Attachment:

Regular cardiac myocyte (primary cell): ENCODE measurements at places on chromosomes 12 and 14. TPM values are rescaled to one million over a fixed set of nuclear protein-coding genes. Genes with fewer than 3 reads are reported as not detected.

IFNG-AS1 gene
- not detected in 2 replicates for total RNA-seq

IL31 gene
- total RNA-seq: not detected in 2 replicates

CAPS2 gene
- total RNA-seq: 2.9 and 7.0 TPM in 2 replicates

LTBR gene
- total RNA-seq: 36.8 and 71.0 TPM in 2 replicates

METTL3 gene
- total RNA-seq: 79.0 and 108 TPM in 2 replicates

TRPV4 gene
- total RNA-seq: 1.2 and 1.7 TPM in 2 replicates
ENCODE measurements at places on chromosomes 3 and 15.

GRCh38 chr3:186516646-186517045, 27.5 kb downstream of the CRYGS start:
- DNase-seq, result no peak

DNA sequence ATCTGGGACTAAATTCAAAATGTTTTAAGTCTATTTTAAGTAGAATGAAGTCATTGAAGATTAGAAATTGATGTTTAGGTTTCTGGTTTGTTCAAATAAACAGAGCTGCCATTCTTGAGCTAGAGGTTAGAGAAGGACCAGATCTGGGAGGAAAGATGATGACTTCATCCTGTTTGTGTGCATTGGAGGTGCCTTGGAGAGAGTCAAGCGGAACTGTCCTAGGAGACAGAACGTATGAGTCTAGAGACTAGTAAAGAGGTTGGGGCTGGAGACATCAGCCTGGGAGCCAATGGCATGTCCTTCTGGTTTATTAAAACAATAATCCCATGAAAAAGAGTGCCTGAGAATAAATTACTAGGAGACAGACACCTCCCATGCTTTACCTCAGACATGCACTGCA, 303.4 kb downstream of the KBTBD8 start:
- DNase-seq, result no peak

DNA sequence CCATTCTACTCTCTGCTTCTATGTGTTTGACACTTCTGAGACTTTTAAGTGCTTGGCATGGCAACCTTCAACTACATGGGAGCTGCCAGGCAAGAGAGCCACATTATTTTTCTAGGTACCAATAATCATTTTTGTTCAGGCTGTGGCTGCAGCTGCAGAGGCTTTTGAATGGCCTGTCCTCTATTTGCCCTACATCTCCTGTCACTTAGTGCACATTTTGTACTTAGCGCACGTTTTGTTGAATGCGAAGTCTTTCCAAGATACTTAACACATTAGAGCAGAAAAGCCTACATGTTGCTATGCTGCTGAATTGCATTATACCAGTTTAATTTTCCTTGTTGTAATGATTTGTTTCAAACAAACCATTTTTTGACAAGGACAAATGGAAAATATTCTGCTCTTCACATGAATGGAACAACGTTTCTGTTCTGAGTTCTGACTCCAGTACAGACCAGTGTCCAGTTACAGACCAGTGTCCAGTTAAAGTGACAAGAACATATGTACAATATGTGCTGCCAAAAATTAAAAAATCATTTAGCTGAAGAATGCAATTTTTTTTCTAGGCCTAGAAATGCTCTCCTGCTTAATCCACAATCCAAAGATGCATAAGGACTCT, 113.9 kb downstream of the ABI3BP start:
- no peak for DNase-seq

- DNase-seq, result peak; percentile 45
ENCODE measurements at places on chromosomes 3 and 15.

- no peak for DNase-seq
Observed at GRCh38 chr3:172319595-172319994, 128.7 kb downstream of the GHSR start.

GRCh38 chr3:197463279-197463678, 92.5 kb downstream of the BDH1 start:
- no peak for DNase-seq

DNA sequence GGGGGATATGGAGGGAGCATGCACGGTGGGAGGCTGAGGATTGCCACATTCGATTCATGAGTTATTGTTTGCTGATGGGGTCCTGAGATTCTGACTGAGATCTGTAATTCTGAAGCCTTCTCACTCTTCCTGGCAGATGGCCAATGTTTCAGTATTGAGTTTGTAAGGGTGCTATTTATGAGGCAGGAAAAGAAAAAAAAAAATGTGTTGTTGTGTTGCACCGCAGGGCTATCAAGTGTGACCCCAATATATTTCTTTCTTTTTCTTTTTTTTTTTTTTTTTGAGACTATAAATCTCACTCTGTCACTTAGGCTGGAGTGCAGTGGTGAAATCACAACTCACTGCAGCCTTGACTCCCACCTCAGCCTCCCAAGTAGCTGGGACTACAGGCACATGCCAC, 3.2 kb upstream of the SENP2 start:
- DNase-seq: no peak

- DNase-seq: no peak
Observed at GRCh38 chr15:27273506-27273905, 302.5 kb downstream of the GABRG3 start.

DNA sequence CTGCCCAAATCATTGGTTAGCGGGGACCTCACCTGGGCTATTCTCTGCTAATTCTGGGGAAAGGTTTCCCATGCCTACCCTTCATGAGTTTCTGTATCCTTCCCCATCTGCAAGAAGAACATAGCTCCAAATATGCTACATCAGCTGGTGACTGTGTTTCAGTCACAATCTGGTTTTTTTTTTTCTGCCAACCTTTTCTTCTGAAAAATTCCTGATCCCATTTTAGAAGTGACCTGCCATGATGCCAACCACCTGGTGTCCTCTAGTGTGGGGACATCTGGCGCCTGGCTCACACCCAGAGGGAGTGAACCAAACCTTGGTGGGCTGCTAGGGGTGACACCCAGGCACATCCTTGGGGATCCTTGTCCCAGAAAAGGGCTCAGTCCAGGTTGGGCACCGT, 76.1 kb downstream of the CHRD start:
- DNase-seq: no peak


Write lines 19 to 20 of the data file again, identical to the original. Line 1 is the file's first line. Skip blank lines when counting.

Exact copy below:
DNA sequence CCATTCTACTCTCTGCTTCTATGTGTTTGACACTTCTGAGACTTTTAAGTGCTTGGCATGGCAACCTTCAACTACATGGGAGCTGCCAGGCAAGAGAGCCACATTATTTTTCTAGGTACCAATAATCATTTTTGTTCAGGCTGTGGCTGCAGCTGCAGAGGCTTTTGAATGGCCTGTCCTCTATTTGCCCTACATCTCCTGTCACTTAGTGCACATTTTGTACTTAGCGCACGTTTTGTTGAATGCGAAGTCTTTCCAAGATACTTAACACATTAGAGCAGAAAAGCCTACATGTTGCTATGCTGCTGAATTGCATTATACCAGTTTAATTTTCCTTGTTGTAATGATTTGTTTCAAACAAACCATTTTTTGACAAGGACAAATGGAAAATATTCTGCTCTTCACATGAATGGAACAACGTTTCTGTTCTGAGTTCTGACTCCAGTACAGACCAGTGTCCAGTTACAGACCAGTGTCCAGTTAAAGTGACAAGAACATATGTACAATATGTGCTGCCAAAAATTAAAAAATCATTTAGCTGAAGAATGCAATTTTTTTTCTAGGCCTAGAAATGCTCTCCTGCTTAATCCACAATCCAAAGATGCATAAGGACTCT, 113.9 kb downstream of the ABI3BP start:
- no peak for DNase-seq